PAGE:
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By Erin Somers Twenty-nine-year-old June Bloom has long admired (and had a crush on) late-night host Hugo Best, an infamous womanizer more than twice her age who, by chance, is at the open mic June performs at one fateful spring night. He invites the budding comic to his Greenwich home for Memorial Day weekend, and she eagerly follows her role model to Connecticut in a complicated foray that is both challenging and, yes, entertaining.” data-id=”129549385″ data-link=”https://amnewyork.wpengine.com/wp-content/uploads/2019/10/6569_image.jpg” class=”wp-image-1.29549385″/> Photo Credit: Scribner
By Nnamdi Ehirim This literary debut follows Ihechi and his group of close friends growing up middle class in Lagos, Nigeria, in the 1980s and ’90s. When he leaves Lagos to live with an uncle, everything shifts for Ihechi, including a push to the elite class. At the pinnacle of his power, Ihechi reunites with his old friends, creating an entirely new range of dilemmas. ” data-id=”129549386″ data-link=”https://amnewyork.wpengine.com/wp-content/uploads/2019/10/6570_image.jpg” class=”wp-image-1.29549386″/> Photo Credit: Counterpoint
By Sloane Tanen The YA author’s first book for adults takes place in a Malibu retirement home, where a high-powered, separated elderly couple comically (and unexpectedly) reunites. Memorable characters will whisk you into a quick-paced, immersive multigenerational family comedy.” data-id=”129549388″ data-link=”https://amnewyork.wpengine.com/wp-content/uploads/2019/10/7039_image.jpg” class=”wp-image-1.29549388″/> Photo Credit: Little, Brown and Co.
By Molly Dektar Imagine leaving everything you know and love for a chance to live off the land. Such is the case for 19-year-old North Carolinian Berie (soon to be renamed Harmony), who joins the off-the-grid Ash Family farm in search of independence and community. The commune, of course, is not as idyllic as a teenager lured into a new life by a stranger at a bus station would have hoped, and mysterious occurrences begin to test the heroine’s strength. Out April 9.” data-id=”129549389″ data-link=”https://amnewyork.wpengine.com/wp-content/uploads/2019/10/7064_image.jpg” class=”wp-image-1.29549389″/> Photo Credit: Simon & Schuster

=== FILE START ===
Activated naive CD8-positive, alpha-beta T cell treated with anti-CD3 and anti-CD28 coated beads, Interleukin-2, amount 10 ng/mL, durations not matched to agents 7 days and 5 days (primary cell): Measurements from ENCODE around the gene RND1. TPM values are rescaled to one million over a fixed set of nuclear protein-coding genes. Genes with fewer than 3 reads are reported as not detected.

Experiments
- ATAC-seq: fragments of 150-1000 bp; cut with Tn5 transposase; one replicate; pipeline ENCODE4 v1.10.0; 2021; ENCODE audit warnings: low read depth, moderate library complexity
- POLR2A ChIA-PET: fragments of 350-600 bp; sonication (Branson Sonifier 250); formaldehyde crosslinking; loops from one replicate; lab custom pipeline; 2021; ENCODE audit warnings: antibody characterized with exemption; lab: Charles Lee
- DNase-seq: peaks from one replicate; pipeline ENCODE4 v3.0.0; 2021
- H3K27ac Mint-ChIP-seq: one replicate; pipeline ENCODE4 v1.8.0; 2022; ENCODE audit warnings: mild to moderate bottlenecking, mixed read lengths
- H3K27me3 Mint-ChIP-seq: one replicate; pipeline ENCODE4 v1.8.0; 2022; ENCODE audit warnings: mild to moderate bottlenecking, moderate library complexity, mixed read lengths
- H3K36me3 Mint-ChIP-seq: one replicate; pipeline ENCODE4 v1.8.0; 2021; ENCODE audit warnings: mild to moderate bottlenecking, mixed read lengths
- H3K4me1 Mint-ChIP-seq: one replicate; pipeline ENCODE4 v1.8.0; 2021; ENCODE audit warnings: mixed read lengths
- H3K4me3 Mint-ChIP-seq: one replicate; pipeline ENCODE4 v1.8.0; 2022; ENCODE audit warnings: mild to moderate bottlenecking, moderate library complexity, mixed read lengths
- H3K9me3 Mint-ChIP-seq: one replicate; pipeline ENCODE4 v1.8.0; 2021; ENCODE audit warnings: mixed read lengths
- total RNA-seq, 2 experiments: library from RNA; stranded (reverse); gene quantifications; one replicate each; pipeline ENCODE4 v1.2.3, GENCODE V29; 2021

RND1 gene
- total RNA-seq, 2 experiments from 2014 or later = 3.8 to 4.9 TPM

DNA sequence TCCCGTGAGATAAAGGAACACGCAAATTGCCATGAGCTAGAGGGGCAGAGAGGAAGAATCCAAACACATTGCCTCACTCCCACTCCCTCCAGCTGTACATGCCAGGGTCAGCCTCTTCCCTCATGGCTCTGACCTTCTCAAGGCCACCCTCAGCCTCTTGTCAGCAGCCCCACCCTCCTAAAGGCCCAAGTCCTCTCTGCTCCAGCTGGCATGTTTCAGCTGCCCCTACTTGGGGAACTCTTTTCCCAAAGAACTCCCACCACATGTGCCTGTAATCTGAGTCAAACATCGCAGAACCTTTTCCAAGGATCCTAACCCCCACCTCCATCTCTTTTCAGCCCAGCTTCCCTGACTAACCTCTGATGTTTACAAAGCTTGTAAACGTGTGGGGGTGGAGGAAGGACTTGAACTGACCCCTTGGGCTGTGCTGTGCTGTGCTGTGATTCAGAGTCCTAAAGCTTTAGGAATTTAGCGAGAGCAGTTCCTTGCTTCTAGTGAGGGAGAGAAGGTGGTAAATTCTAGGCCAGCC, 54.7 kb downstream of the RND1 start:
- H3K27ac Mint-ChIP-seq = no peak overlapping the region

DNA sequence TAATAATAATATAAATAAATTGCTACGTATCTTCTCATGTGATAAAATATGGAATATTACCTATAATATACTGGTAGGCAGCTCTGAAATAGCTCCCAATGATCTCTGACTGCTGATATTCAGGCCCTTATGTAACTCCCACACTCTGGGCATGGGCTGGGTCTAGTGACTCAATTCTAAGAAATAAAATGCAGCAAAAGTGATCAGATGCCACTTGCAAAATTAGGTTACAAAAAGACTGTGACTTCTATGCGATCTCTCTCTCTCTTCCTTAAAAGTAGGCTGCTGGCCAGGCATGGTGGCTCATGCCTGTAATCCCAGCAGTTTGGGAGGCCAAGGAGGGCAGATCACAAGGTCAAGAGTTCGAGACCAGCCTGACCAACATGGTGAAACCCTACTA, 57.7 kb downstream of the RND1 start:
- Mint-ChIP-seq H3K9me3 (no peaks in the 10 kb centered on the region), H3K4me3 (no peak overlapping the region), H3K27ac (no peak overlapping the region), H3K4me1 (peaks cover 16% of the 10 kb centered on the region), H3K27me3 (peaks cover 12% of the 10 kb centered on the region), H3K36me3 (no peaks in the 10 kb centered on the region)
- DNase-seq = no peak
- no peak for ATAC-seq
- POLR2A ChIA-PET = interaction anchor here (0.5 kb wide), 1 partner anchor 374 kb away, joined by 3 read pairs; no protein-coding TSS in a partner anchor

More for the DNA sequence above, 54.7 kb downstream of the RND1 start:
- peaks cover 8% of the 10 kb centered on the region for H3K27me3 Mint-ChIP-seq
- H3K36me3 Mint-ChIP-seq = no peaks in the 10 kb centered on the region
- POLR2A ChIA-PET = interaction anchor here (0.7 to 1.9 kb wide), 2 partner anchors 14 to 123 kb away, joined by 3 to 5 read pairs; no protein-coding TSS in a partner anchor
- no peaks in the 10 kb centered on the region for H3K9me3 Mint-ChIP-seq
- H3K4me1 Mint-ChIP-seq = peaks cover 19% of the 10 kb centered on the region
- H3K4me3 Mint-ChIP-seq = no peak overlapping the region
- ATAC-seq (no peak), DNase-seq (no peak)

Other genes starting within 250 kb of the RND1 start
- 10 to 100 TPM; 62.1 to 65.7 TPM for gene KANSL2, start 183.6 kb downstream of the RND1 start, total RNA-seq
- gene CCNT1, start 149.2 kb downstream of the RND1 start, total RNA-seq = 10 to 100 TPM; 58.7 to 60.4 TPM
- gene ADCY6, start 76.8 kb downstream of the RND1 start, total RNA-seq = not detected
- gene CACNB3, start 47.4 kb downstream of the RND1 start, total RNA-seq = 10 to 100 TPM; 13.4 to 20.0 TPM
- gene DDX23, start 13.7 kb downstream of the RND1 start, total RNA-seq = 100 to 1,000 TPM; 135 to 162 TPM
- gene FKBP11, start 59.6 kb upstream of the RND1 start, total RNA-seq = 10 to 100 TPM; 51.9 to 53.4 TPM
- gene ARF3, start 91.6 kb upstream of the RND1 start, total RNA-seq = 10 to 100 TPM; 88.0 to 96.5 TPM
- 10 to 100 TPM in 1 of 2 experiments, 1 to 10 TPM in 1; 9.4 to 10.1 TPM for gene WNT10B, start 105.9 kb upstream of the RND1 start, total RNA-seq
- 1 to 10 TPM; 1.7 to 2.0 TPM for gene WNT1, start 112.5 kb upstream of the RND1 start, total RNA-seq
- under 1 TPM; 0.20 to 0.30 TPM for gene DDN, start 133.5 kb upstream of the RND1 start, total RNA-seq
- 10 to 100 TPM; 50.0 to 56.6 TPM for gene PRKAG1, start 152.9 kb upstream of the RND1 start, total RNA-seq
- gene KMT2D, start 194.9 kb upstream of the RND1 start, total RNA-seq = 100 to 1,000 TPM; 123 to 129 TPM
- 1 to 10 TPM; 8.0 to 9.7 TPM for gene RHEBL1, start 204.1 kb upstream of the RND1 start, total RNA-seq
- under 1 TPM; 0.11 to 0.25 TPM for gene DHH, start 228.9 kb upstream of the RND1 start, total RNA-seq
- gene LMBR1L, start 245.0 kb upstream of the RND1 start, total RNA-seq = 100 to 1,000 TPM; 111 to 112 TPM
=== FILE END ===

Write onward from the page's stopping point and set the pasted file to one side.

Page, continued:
By Angie Kim Part domestic drama, part courtroom dilemma, part thriller and wholly well-written, Kim’s debut novel draws on her identity as a Korean immigrant, experience as a trial lawyer and motherhood to create a wholly immersive cast of characters with their own unique conflicts. Korean immigrants Young and Pak Yoo run an experimental medical lab in rural Virginia — at least, they did, until it mysteriously exploded, killing two patients and leaving a slew of legal and ethical problems for the Yoo family. Out April 16.” data-id=”129549390″ data-link=”https://amnewyork.wpengine.com/wp-content/uploads/2019/10/6571_image.jpg” class=”wp-image-1.29549390″/> Photo Credit: Sarah Crichton Books
April showers bring plenty of days to read indoors. Whether you are commuting with an umbrella in hand or curled up at home on the couch trying to get motivated to leave the house, springtime brings a new slew of fresh reads to carry along on your commute. Read these debut novels this April.